Fallout: The Financial Crisis

Banks fear counterfeit California IOUs

Sarah Gardner Jul 2, 2009
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Fallout: The Financial Crisis

Banks fear counterfeit California IOUs

Sarah Gardner Jul 2, 2009
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TEXT OF STORY

Kai Ryssdal: Here in California the government printing presses are set to roll this afternoon. And they’re going to be cranking out $53 million worth of IOUs. Since lawmakers here have failed to find a way out of our budget morass, the state doesn’t have enough money to pay its bills. So far, Bank of America and Wells Fargo have said they’ll honor what are called warrants, as have some smaller financial institutions. Whoever does decide to accept the notes will get a little interest-rate bonus when they’re eventually redeemed, assuming the IOUs they have are the real thing.


SARAH GARDNER: The state of California is set to print more than 28,000 IOUs today. First in line: residents still waiting for refunds on their state income taxes. The IOUs or “registered warrants” look like regular state checks but with a difference. Beth Mills is with the California Bankers Association.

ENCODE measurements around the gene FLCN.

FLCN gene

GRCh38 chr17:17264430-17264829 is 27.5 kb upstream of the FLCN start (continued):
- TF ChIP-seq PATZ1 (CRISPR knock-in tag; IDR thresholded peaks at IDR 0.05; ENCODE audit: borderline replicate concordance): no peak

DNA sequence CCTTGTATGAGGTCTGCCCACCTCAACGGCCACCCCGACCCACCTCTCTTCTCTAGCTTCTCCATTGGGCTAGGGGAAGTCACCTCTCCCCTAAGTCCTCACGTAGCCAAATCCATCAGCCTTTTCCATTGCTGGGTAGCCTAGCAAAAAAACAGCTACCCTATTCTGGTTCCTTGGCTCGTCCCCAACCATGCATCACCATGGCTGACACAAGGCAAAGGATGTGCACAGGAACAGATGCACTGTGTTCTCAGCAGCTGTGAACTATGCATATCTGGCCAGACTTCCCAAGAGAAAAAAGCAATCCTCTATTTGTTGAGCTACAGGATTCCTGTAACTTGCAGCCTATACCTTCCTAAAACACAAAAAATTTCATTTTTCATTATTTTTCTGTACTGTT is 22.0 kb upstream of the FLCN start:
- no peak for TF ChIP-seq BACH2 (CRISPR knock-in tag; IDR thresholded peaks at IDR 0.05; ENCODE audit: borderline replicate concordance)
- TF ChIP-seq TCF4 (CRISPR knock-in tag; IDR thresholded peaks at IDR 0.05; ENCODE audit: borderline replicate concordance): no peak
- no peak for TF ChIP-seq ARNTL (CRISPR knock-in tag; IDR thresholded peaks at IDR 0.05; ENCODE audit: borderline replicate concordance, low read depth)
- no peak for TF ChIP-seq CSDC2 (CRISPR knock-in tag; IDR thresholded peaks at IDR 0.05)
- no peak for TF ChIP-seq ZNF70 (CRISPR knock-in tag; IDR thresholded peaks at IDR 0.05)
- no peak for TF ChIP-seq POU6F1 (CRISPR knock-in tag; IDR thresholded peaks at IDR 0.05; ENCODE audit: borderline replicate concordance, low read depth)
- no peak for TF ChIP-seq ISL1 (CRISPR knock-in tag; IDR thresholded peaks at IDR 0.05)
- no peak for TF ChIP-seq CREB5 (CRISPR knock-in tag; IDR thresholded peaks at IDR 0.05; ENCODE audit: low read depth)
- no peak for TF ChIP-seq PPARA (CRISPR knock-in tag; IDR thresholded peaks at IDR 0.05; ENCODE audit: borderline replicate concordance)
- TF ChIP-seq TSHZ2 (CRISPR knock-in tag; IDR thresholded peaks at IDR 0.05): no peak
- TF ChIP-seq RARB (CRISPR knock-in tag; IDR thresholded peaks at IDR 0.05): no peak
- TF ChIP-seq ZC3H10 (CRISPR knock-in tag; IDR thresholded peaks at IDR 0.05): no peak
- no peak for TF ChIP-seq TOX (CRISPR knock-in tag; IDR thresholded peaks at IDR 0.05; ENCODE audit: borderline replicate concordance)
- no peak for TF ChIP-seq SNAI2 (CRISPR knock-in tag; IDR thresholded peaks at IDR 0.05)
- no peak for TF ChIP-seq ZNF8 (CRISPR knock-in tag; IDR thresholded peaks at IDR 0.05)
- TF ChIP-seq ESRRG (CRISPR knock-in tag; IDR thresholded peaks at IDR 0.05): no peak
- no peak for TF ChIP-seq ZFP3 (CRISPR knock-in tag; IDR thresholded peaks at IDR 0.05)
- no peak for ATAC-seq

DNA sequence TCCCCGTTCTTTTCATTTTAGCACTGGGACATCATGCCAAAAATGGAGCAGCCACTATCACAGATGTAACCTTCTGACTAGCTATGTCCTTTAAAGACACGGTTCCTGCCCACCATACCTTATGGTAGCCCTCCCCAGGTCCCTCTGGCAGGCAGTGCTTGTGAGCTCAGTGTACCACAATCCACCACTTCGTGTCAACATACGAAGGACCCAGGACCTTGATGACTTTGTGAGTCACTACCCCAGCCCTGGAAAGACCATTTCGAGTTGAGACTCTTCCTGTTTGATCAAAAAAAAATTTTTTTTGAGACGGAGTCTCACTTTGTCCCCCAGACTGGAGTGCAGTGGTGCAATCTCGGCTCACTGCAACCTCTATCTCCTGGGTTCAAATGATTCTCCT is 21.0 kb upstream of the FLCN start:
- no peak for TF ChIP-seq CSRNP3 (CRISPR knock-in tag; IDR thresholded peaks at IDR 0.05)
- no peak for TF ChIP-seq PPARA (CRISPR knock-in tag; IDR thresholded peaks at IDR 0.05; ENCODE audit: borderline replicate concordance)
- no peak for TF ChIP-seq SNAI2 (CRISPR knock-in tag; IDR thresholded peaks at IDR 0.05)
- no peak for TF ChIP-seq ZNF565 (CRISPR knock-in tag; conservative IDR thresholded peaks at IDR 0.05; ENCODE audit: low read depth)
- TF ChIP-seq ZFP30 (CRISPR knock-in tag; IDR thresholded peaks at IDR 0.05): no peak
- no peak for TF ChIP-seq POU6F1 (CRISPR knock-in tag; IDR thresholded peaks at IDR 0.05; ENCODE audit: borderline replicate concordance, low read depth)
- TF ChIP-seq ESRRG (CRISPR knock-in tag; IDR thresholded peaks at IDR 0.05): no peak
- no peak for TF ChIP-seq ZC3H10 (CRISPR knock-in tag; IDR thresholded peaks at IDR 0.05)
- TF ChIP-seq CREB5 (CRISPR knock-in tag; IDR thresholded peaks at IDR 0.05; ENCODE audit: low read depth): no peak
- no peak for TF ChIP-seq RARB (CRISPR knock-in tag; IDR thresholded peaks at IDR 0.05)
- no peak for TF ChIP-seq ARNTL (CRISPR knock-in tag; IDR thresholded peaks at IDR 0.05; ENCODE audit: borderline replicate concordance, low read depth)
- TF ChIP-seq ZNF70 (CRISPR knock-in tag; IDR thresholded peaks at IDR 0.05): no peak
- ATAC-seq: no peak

BETH MILLS: They will be a slightly different color, they’ll say registered warrants up on the top, and they’ll have the state Treasurer’s seal on them.

Mills says bankers are worried about counterfeit IOUs. Bank of America, for example, says it will accept the IOUs only through July 10 for existing customers. B of A will hold them as deposits for seven days so it has time to verify them. But Jacob Roper at the California Controller’s Office says the state is confident in its fraud protection efforts.

JACOB ROPER: We’ve built a number of security features into the note and have provided banks and credit unions and other financial institutions with those security measures that are proprietary but are ways they can independently verify.

The last time California issued IOUs in 1992, Bank of America honored them for several weeks and then stopped. Other banks followed and a budget deal quickly came together. Here’s B of A’s California President Janet Lamkin.

JANET LAMKIN: So it’s our experience based on our history here in California that taking them in perpetuity simply facilitates the gridlock.

State officials said today they’ll pay a 3.75% interest rate on the IOUs. That’s more than a full percent less than in 1992.

I’m Sarah Gardner for Marketplace.

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